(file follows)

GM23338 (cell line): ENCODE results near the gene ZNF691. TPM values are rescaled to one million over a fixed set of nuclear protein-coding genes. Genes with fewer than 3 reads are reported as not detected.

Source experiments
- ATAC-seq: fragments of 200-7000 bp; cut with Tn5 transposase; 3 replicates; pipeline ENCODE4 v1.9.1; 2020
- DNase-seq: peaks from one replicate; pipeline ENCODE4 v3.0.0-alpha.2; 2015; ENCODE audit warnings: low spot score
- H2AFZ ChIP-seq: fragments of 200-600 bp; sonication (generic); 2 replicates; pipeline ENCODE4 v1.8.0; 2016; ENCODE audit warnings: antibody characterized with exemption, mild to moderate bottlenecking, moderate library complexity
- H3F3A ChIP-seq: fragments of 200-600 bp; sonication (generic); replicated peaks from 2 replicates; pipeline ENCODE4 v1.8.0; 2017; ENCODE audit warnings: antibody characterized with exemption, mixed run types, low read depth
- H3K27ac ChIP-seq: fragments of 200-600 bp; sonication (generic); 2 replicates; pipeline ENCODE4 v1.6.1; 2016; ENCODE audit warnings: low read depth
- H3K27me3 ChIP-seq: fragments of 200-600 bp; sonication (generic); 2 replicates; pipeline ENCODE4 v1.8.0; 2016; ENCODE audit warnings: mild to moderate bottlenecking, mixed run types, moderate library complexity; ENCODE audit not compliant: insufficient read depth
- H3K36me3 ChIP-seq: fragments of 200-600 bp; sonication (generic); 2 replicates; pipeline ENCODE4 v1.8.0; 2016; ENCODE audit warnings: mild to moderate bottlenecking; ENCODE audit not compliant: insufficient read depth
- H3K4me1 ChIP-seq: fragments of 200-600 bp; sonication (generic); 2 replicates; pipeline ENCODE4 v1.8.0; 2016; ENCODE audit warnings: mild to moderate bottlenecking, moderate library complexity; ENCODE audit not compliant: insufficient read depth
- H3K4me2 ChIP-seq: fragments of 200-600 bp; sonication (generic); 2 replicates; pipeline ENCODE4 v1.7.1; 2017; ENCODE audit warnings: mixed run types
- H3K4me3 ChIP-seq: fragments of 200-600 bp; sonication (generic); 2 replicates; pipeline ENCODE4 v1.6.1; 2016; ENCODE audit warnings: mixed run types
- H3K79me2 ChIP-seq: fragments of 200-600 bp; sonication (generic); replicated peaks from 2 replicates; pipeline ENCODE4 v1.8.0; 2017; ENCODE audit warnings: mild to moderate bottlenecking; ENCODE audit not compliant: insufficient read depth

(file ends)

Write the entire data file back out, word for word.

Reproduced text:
GM23338 (cell line): ENCODE results near the gene ZNF691. TPM values are rescaled to one million over a fixed set of nuclear protein-coding genes. Genes with fewer than 3 reads are reported as not detected.

Source experiments
- ATAC-seq: fragments of 200-7000 bp; cut with Tn5 transposase; 3 replicates; pipeline ENCODE4 v1.9.1; 2020
- DNase-seq: peaks from one replicate; pipeline ENCODE4 v3.0.0-alpha.2; 2015; ENCODE audit warnings: low spot score
- H2AFZ ChIP-seq: fragments of 200-600 bp; sonication (generic); 2 replicates; pipeline ENCODE4 v1.8.0; 2016; ENCODE audit warnings: antibody characterized with exemption, mild to moderate bottlenecking, moderate library complexity
- H3F3A ChIP-seq: fragments of 200-600 bp; sonication (generic); replicated peaks from 2 replicates; pipeline ENCODE4 v1.8.0; 2017; ENCODE audit warnings: antibody characterized with exemption, mixed run types, low read depth
- H3K27ac ChIP-seq: fragments of 200-600 bp; sonication (generic); 2 replicates; pipeline ENCODE4 v1.6.1; 2016; ENCODE audit warnings: low read depth
- H3K27me3 ChIP-seq: fragments of 200-600 bp; sonication (generic); 2 replicates; pipeline ENCODE4 v1.8.0; 2016; ENCODE audit warnings: mild to moderate bottlenecking, mixed run types, moderate library complexity; ENCODE audit not compliant: insufficient read depth
- H3K36me3 ChIP-seq: fragments of 200-600 bp; sonication (generic); 2 replicates; pipeline ENCODE4 v1.8.0; 2016; ENCODE audit warnings: mild to moderate bottlenecking; ENCODE audit not compliant: insufficient read depth
- H3K4me1 ChIP-seq: fragments of 200-600 bp; sonication (generic); 2 replicates; pipeline ENCODE4 v1.8.0; 2016; ENCODE audit warnings: mild to moderate bottlenecking, moderate library complexity; ENCODE audit not compliant: insufficient read depth
- H3K4me2 ChIP-seq: fragments of 200-600 bp; sonication (generic); 2 replicates; pipeline ENCODE4 v1.7.1; 2017; ENCODE audit warnings: mixed run types
- H3K4me3 ChIP-seq: fragments of 200-600 bp; sonication (generic); 2 replicates; pipeline ENCODE4 v1.6.1; 2016; ENCODE audit warnings: mixed run types
- H3K79me2 ChIP-seq: fragments of 200-600 bp; sonication (generic); replicated peaks from 2 replicates; pipeline ENCODE4 v1.8.0; 2017; ENCODE audit warnings: mild to moderate bottlenecking; ENCODE audit not compliant: insufficient read depth